Our goal is to improve access to public health and primary medical care in Chin State

Health indicators in Chin State continue to be among the worst in Myanmar. The primary cause of death is from infectious diseases including pneumonia, diarrhoea and malaria – most of which are preventable and treatable. Medicines are scarce and expensive and despite there being numerous health facilities, many are empty and all are understaffed.  Due to the distance between villages and towns, patients only travel to a hospital when their deteriorating health conditions are at their worst, with some arriving too late. 

Maternal health project 

Our maternal health project supports pregnant women in remote locations with low resources. The long-term goal of this project is to help communities from Western Myanmar develop health monitoring tools, and to improve access to adequate healthcare for members of their community with a special focus on pregnant women and babies. 

Currently, we are working with local partners to introduce the use of a mobile phone app to monitor health data about community members to identify high-risk groups such as pregnant women. The goal is to implement activities such as: 

  • Ultrasound and dietary supplements
  • Regular prenatal check-ups to improve maternal and neonatal health
  • Identify high-risk pregnancies requiring assistance. 

This knowledge gives women more choice and control over their pregnancy and ensures that a trained medical professional is available to deliver a baby and/or transfer high-risk pregnancies to a hospital.

This project being delivered in partnership with Columbia University until 2026.

Community Health & Emergency Response Project

Launching in January 2024, this exciting 2-year project in collaboration with our partners in Myanmar will include:

  • Establishing Village Health Committees to review and prioritise community health activities.
  • Training of over 300 Community Health Workers with a particular focus on maternal, newborn and child health, malaria and sexual/reproductive health.
  • Establishing referral pathways to local secondary health care providers.
  • Supporting & and strengthening community clinics with supplies and essential medicines.
  • Conducting mobile clinics in hard-to-reach areas.
  • Health education.
  • Collaboration with other health providers in the area to ensure good population coverage.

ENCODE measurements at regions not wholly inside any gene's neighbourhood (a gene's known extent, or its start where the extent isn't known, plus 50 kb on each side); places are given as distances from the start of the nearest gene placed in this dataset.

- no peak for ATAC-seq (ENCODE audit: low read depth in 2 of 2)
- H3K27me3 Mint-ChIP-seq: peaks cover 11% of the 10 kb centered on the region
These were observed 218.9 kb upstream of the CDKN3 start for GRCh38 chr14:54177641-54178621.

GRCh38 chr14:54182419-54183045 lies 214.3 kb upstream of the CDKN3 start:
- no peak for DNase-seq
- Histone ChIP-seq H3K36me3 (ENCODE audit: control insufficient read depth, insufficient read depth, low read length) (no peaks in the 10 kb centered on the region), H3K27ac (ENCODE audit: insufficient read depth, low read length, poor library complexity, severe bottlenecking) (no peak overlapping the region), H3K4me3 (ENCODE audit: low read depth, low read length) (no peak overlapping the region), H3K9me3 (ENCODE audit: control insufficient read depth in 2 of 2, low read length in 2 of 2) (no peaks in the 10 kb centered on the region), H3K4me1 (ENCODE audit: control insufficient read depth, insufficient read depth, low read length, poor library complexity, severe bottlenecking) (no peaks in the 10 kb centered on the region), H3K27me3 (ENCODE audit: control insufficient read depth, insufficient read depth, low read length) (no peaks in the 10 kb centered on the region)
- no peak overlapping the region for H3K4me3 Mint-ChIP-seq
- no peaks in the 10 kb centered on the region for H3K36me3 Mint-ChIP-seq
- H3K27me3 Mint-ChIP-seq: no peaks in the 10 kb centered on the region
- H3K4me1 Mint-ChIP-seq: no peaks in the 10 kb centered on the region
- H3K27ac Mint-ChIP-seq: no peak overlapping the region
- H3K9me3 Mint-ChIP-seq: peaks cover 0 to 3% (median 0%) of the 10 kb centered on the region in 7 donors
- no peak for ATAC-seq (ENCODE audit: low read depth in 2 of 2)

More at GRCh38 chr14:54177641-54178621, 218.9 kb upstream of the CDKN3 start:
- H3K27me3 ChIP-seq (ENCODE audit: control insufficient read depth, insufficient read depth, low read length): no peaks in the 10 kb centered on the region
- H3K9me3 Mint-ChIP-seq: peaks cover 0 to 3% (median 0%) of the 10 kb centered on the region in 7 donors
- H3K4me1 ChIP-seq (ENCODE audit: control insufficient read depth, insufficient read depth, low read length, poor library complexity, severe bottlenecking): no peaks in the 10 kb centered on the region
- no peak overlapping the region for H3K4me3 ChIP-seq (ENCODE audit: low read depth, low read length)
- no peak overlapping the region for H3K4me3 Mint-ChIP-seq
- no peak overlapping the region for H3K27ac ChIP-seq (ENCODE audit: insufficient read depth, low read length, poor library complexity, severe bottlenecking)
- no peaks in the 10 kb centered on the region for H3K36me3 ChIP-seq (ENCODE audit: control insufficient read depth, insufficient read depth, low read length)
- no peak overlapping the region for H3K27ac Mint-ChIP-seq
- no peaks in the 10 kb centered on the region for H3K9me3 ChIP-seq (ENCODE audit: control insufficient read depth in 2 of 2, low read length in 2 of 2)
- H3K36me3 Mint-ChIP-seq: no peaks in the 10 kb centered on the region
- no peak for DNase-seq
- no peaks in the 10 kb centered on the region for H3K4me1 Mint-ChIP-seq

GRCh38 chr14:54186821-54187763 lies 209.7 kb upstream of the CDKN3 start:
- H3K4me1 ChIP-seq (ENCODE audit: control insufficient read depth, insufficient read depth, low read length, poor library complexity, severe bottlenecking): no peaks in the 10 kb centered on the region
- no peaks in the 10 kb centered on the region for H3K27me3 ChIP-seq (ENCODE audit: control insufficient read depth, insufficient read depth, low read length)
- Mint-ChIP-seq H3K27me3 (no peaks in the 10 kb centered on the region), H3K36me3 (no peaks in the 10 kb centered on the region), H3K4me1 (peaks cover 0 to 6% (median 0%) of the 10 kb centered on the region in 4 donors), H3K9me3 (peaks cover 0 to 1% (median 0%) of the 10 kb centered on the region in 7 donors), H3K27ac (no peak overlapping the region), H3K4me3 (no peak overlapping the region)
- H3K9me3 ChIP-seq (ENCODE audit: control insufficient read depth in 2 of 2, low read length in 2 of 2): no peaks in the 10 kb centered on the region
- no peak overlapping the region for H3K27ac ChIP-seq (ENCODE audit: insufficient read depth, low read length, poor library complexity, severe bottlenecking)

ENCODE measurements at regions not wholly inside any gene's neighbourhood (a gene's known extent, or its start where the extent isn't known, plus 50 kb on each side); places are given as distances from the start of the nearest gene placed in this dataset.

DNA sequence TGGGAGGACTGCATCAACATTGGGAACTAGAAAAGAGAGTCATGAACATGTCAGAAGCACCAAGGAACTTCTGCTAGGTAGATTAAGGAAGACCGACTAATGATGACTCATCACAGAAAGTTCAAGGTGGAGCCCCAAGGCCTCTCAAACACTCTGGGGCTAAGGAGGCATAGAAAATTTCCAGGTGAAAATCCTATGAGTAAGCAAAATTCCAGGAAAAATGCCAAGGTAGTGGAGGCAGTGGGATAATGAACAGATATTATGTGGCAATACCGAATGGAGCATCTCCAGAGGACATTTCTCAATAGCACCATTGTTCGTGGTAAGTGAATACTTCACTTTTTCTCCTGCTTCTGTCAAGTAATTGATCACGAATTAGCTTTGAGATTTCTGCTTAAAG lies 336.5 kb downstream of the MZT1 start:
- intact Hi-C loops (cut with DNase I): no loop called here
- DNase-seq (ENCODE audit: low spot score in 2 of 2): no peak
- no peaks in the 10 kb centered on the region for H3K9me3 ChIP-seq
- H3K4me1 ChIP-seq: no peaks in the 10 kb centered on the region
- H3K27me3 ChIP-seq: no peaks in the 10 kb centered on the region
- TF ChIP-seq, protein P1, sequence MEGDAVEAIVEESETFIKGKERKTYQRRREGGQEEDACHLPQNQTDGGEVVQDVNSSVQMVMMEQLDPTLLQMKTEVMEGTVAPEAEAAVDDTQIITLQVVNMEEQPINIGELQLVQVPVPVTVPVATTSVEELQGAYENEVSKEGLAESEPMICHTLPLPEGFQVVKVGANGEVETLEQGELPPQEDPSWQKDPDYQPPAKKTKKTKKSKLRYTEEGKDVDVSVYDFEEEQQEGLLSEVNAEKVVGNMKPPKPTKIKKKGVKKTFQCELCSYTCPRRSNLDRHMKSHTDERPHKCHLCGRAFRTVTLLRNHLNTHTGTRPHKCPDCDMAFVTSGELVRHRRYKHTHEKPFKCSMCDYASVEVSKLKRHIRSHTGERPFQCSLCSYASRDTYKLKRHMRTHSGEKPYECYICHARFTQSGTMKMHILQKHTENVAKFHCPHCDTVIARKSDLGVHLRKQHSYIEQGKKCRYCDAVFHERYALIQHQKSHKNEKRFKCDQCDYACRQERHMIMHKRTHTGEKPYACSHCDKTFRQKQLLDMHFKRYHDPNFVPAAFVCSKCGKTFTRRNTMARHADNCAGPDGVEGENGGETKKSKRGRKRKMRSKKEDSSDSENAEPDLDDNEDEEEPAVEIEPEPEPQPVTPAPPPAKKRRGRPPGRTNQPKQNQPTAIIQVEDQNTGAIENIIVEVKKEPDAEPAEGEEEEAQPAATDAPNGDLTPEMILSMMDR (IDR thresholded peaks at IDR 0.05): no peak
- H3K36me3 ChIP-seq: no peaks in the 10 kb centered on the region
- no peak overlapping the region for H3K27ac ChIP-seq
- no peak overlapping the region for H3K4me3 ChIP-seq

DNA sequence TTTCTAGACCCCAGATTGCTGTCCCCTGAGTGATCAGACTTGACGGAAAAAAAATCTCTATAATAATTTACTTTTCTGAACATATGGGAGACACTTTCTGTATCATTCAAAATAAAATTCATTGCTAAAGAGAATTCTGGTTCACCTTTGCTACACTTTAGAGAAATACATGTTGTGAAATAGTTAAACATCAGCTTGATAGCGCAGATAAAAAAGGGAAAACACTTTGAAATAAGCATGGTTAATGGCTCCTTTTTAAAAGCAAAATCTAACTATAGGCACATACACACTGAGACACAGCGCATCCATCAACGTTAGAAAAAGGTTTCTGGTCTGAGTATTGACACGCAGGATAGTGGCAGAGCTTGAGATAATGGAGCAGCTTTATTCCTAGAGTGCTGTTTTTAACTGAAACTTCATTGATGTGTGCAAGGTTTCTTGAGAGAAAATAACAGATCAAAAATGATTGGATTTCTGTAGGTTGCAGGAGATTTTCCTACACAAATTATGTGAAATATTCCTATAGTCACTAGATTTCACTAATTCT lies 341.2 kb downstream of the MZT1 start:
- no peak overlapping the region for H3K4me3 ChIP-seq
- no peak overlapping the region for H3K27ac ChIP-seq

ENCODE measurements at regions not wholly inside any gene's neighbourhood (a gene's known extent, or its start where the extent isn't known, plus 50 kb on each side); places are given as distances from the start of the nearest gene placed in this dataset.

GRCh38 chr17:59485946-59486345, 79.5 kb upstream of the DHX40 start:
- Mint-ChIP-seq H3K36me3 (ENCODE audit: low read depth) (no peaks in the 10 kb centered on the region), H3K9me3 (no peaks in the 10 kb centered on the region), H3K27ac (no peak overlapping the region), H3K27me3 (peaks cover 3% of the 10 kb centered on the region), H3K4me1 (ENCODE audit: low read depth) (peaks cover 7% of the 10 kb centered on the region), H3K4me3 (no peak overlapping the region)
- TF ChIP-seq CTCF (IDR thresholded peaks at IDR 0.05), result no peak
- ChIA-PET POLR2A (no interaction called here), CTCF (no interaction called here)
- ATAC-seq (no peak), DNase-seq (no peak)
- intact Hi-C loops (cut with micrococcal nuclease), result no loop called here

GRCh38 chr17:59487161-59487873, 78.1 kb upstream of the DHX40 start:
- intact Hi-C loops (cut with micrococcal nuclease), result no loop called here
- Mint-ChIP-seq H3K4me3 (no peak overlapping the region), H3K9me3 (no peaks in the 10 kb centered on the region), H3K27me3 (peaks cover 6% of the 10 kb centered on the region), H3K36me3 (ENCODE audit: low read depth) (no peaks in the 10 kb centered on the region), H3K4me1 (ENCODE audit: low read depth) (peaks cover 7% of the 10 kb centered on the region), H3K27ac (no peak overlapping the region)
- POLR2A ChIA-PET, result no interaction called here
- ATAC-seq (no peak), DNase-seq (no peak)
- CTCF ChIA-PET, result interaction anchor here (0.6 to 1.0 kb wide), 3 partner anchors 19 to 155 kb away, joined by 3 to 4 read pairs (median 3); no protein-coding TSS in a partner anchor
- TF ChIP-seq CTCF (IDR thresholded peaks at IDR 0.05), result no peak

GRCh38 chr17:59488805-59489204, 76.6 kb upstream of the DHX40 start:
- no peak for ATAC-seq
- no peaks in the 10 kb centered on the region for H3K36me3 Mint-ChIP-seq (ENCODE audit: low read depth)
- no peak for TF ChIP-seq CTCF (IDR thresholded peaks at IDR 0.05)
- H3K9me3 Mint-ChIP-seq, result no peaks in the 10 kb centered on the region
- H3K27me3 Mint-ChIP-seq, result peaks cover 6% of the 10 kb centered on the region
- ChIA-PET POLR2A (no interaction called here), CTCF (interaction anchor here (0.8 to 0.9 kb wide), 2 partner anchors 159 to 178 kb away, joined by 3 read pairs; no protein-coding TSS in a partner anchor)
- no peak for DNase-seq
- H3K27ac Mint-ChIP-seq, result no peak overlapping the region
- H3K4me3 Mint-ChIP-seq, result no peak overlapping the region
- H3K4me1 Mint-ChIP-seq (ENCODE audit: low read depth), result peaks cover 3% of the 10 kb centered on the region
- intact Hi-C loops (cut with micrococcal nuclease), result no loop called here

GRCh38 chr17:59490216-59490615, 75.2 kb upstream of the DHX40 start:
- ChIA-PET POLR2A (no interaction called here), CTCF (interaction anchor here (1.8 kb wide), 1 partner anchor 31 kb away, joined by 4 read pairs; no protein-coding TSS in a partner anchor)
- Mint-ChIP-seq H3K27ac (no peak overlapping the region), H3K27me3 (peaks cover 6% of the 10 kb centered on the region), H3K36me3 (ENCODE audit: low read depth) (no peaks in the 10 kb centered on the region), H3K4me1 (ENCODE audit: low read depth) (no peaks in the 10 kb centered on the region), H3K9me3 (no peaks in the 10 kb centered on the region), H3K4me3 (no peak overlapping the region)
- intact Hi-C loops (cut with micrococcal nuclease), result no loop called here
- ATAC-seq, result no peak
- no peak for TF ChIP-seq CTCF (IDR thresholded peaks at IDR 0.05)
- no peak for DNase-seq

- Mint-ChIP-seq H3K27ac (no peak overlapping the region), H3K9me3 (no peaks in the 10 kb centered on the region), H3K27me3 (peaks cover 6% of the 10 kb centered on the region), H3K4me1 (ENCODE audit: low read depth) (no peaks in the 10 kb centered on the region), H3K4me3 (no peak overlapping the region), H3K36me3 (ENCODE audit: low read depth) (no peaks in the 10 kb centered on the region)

Our Health projects prior to the military coup

Prior to the military coup, from 2008 to 2021, Health & Hope trained 791 Community Health Workers (CHWs), 32 Area Coordinators (ACs) and 126 Traditional Birth Attendants (TBAs). In addition, 14 local Trainer of Trainers have been trained who have in turn delivered Maternal & Neonatal health training to 101 TBAs in remote villages. This network of locally trained health workers forms part of the community-led response to health challenges across the region, providing support to a population of 150,000 people across 445 partner villages.

Please click the links below to our projects:


Since 2008, Health & Hope have trained 791 Community Health Workers, 32 Area Coordinators and 126 Traditional Birth Attendants. This network of locally trained health workers forms part of the community-led response to health challenges across the region, providing support to a population of 150,000 people across 448 partner villages.

Following on from a pilot project in 2016 in Rakhine and southern Chin States to provide in-situ support to these health workers, this project built upon experience in order to:

  • Increase access to health care services through ensuring the network of trained health workers are regularly supported, and receive follow-up training to respond to the changing needs of their local community
  • Build capacity of the network of health workers through health education of local communities enabling them to respond better to their own health needs


Southern Chin State and northern Rakhine State are two of the most neglected and impoverished regions in Myanmar. The project area is remote and poorly connected to the rest of the country. Villagers from the project area consist of over fifteen different tribal groups, all facing chronic food insecurity, a lack of educational opportunities and poor health outcomes.

This project aimed to address:

  • The lack of access and availability to health care services for the rural poor
  • The lack of education about health management, sanitation, nutrition, disease prevalence and disease prevention
  • The lack of a sustainable solution for providing health care services for the rural poor
  • Weaknesses in local drivers for change through engaging communities in self-determined improvements, and influencing government provision of healthcare to rural areas


At the launch of the 2015 UN Primary Health Care Performance Initiative, WHO Director General Dr. Margaret Chan stated that, “when primary health care works, it can meet the vast majority of people’s health needs”. It has been the long-term belief and experience of Health & Hope that community-owned and led services are the most effective way of improving the health of the rural population in western Myanmar. These services are primarily preventative rather than curative, adopting scientifically sound and culturally appropriate methods of health education.

Health & Hope's community-based model provides regular training for Area Coordinators, who in turn support Community Health Workers in partner villages by giving:

  • mentoring support
  • peer learning opportunities
  • one-to-one health training
  • access to medicines
  • health education campaign material
  • monitoring of health statistics

Funding for this project also meant trained medical staff can receive in-situ training alongside running rural health clinics, in addition to supporting the development of Health & Hope Myanmar's operational capabilities.